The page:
The 10 had stated conditions as they were in reality. They'd reported what they saw--but they lacked the element of true faith.

By contrast, Caleb (with Joshua) declared in the spirit of faith, "The land, which we passed through to search it, is an exceeding good land. If the Lord delight in us, then he will bring us into this land, and give it us; a land which floweth with milk and honey. Only rebel not ye against the Lord, neither fear ye the people of the land; for they are bread for us: their defence is departed from them, and the Lord is with us: fear them not" (Num. 14:7-9).


Questions for Reflection
or for Use in Your Small Group

1. How do you react when your future or that of your family is at stake and the odds seem stacked against you?

2. What strategies do you find most effective for confronting the "giants" in your life? How do you seek to share these strategies with others?

3. What aspects of the present article do you find most helpful for you at this particular stage of your Christian walk?

Faith born of God does not deny reality, but it does believe in the God who "calleth those things which be not as though they were" (Rom. 4:17). Such faith accepts adverse circumstances as opportunities for God to exercise His sovereign power on behalf of His believing children. Such faith sees hope in the worst situations of life. Such faith admits of no failure or defeat. Such faith enables us to be masters of circumstances, rather than allowing circumstances to master us. Such faith leads its possessor to exclaim, as did Paul, "I can do all things through Christ which strengtheneth me" (Phil. 4:13). Such faith comes only from God as a gift and is available to all who exercise it (Rom. 12:3).

But it comes with a price. Caleb and Joshua would have been stoned by the people had God not intervened on their behalf (Num. 14:10, 11).

Complete Consecration of Heart
During His dialogue with Moses regarding the rebellious nature of His people, God commended Caleb (and, by implication, Joshua also) for having a different spirit: "But my servant Caleb, because he had another spirit with him, and hath followed me fully, him will I bring into the land whereinto he went; and his seed shall possess it" (verse 24). God saw in Caleb a man who took Him at His word and was willing to follow all that God commanded. In other words, Caleb had fully given his heart to the Lord.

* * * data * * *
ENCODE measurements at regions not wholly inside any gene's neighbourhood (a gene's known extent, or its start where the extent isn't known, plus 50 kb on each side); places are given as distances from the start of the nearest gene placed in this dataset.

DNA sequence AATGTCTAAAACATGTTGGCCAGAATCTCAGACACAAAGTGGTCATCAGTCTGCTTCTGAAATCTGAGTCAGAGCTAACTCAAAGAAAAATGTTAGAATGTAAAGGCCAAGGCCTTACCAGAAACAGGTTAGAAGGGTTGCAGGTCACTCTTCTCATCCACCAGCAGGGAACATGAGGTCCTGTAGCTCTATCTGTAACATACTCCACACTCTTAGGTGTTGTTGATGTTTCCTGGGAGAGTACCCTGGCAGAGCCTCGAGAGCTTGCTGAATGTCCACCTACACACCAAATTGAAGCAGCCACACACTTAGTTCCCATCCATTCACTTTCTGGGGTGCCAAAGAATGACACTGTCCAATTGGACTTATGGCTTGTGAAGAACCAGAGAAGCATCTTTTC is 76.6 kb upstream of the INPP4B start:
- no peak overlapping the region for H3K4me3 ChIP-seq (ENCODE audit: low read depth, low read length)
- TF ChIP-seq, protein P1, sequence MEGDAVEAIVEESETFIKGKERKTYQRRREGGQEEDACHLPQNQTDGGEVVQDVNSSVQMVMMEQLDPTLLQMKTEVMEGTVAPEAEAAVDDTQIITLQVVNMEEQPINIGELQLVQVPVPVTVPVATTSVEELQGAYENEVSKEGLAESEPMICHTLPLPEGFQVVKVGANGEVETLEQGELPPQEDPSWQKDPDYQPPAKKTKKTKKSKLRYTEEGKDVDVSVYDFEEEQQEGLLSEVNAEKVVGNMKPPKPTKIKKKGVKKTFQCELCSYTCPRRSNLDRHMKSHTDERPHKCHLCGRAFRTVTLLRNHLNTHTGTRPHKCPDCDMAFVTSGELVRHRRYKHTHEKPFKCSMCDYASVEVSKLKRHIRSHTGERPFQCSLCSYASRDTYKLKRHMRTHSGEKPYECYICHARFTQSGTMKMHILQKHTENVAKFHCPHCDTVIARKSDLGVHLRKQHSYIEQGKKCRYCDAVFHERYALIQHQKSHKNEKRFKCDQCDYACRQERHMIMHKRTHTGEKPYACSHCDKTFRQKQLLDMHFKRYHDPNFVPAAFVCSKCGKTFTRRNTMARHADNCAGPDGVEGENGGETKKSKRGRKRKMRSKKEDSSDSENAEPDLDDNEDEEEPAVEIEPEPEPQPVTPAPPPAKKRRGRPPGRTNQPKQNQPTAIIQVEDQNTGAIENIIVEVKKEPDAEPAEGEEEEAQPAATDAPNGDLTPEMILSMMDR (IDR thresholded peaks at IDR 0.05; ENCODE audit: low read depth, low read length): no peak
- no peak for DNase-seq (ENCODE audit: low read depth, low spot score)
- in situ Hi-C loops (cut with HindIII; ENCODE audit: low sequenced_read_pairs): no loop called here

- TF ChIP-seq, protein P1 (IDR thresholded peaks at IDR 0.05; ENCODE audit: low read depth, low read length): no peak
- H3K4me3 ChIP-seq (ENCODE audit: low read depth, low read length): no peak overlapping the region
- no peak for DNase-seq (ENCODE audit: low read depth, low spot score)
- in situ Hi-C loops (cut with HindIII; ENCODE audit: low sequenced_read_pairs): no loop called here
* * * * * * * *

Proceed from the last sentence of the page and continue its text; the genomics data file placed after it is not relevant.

True faith leads us to surrender ourselves fully into God's hands, believing that all that He commands is for our best good, and that all God has commanded, He will perform for His believing followers.

Have we fully surrendered our heart and life to God? Do we trust Him so fully as to believe that all His commands are for our eternal good? Do we follow God with all of our heart, so that duty is a delight and sacrifice a pleasure?

To all who, like Caleb, follow God fully, God has promised to bring into the Promised Land of heaven. Such persons show by their life of obedience (which is the fruit of true faith) that they can be entrusted with the gift of eternal life. Such persons show that by surrendering fully to God, their hearts are knit in close fellowship with the heart of God; that by a life of willing, joyful obedience they would not mar the purity and happiness of their heavenly home, nor cause a discordant note to sound among the heavenly inhabitants by complaining about God's requirements.

God had covenanted with Abraham to give his descendants the land of Canaan. But at the very borders of the Promised Land they became stricken with unbelief. Unbelief paralyzes the spiritual faculties of the soul and leads to disobedience. But faith frees us for proper action at the proper time. Said the apostle Paul, speaking to the church about the Lord: "I have heard thee in a time accepted, and in the day of salvation have I succoured thee: behold, now is the accepted time; behold, now is the day of salvation" (2 Cor. 6:2).

God invites us to exercise true faith by accepting the gift of salvation He offers so freely and abundantly. At this moment let us cry out to Him in our hearts. He will hear and answer us in our time of need. "For whosoever shall call upon the name of the Lord shall be saved" (Rom. 10:13).

_________________________
Edwin Cook currently serves as chaplain at Uchee Pines Institute, Seale, Alabama.